Docker Gets $40 Million: Full Steam Ahead

Docker will use its third round of funding to double staff, including engineers and a direct sales force pointed at enterprise buyers. The company's enterprise data center momentum keeps growing.

Charles Babcock, Editor at Large, Cloud

September 16, 2014

5 Min Read

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Docker announced an additional $40 million in funding Tuesday. It will use the investment to more closely integrate its Linux container system with enterprise data center operations. The amount is more than 2.5 times the $15 million it collected in January and represents a bet by four venture capital firms that Docker is not a momentary phenomenon.

Since receiving that January funding, Docker has doubled its staff from 25 to 50. With the latest injection, it will double its staff again to 100 over the next 12 months, predicted Scott Johnston, Docker senior VP. To reach the enterprise, it will need integration engineering talent, plus for the first time, a direct sales force, Johnston said in an interview. Until now, Docker had built its market through open source code downloads to developers.

"Docker brings a new approach to handling applications that will land on top of the VMware (vCenter and vSphere) infrastructure," said Johnston. Docker will take a "complementary approach to VMware, not a rip and replace approach," he said.

That's because enterprises already have a heavy investment in their VMware management environments and know how to use them. Several or many containers can be put inside a virtual machine and share the VM's operating system, leading to substantial savings, he noted. During VMworld last month, VMware executives repeatedly touted the value of containers, provided they were running inside a virtual machine that shielded any possible trespass on a neighboring application.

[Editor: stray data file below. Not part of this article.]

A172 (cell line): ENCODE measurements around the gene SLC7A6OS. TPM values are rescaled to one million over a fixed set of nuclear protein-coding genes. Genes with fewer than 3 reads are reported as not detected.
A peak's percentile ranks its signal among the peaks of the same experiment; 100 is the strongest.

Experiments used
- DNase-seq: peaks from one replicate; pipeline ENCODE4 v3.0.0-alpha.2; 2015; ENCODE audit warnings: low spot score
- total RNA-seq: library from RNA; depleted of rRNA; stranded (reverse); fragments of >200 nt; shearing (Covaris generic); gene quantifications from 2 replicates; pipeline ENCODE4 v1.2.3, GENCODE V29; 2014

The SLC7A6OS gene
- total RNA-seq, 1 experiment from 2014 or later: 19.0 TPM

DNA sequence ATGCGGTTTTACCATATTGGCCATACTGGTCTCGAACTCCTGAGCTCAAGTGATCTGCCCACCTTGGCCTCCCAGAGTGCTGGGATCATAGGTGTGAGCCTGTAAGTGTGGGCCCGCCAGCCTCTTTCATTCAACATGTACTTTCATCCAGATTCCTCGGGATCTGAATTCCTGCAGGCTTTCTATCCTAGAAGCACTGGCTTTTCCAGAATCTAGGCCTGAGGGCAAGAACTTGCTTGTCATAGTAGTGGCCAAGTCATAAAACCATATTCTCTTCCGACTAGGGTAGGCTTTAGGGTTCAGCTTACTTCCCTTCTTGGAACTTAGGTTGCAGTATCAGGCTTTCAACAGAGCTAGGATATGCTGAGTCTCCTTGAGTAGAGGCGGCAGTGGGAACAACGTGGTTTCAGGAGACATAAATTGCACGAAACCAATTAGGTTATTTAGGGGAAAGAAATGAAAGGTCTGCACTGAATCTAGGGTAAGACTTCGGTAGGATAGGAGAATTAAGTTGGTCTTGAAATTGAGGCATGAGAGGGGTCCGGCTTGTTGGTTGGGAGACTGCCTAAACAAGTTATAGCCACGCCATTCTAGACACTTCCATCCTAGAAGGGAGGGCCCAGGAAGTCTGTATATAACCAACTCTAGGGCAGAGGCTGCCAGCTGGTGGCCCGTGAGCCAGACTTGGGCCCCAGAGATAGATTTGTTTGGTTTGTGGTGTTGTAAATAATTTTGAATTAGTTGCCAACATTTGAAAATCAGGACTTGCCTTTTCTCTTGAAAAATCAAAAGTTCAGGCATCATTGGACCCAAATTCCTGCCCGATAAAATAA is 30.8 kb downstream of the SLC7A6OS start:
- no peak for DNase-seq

[Want to learn more about how VMware sees containers? See VMware: VMs And Containers Better Together.]

In addition, Docker executives say their system needs to integrate with existing monitoring systems. It needs to connect to existing application development and application management tooling, user authentication systems, and enterprise deployment systems. After such needs are satisfied, the firm is likely to use any spare change left over from the $40 million to build a container platform and management system that functions independently as well.

"Docker isn't just about containers and container formats. At DockerCon [developer conference in June], we started talking about Docker as a platform," Johnston noted. That means Docker may become more of a self-managing platform that hosts dozens or hundreds of microservices -- an application function put in its own container -- to make up a composite application. Some microservices will run on the same host; others may run remotely.

Docker also has challenges in moving beyond its natural developer community to provide the containers and container management needed for testing, quality assurance, staging, and production. Its form of application packaging is something of a de facto standard among developers. If it were enhanced, it might become a standardized way of deploying production applications to different environments, Johnston said. "There's a need for more of an enterprise touch, a sales and marketing staff" that knows how to talk to the enterprise, he adds.